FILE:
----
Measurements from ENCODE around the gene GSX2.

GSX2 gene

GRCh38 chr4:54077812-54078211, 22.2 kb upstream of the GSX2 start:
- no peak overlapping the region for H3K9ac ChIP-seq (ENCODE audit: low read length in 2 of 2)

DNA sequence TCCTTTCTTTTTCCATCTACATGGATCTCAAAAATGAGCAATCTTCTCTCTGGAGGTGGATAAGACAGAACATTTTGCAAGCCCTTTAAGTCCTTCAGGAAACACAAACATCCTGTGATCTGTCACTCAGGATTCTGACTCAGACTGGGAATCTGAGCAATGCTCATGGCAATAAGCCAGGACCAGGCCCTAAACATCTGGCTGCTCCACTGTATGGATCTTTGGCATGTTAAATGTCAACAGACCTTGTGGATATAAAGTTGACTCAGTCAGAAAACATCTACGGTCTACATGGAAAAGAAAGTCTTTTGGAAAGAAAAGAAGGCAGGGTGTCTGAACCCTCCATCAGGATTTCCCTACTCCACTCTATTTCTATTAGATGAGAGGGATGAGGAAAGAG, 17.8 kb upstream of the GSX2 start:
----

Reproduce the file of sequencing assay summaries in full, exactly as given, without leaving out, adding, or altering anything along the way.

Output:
Measurements from ENCODE around the gene GSX2.

GSX2 gene

GRCh38 chr4:54077812-54078211, 22.2 kb upstream of the GSX2 start:
- no peak overlapping the region for H3K9ac ChIP-seq (ENCODE audit: low read length in 2 of 2)

DNA sequence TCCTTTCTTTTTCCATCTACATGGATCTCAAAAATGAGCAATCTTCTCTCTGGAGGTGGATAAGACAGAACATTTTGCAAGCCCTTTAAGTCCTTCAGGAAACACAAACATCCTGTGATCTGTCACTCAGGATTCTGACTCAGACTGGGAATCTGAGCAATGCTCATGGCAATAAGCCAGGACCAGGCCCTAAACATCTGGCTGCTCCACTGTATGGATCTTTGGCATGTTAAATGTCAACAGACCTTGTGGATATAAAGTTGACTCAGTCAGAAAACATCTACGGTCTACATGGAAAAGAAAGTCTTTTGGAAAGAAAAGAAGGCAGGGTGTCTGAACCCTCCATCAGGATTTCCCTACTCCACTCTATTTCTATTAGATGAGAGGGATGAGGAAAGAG, 17.8 kb upstream of the GSX2 start: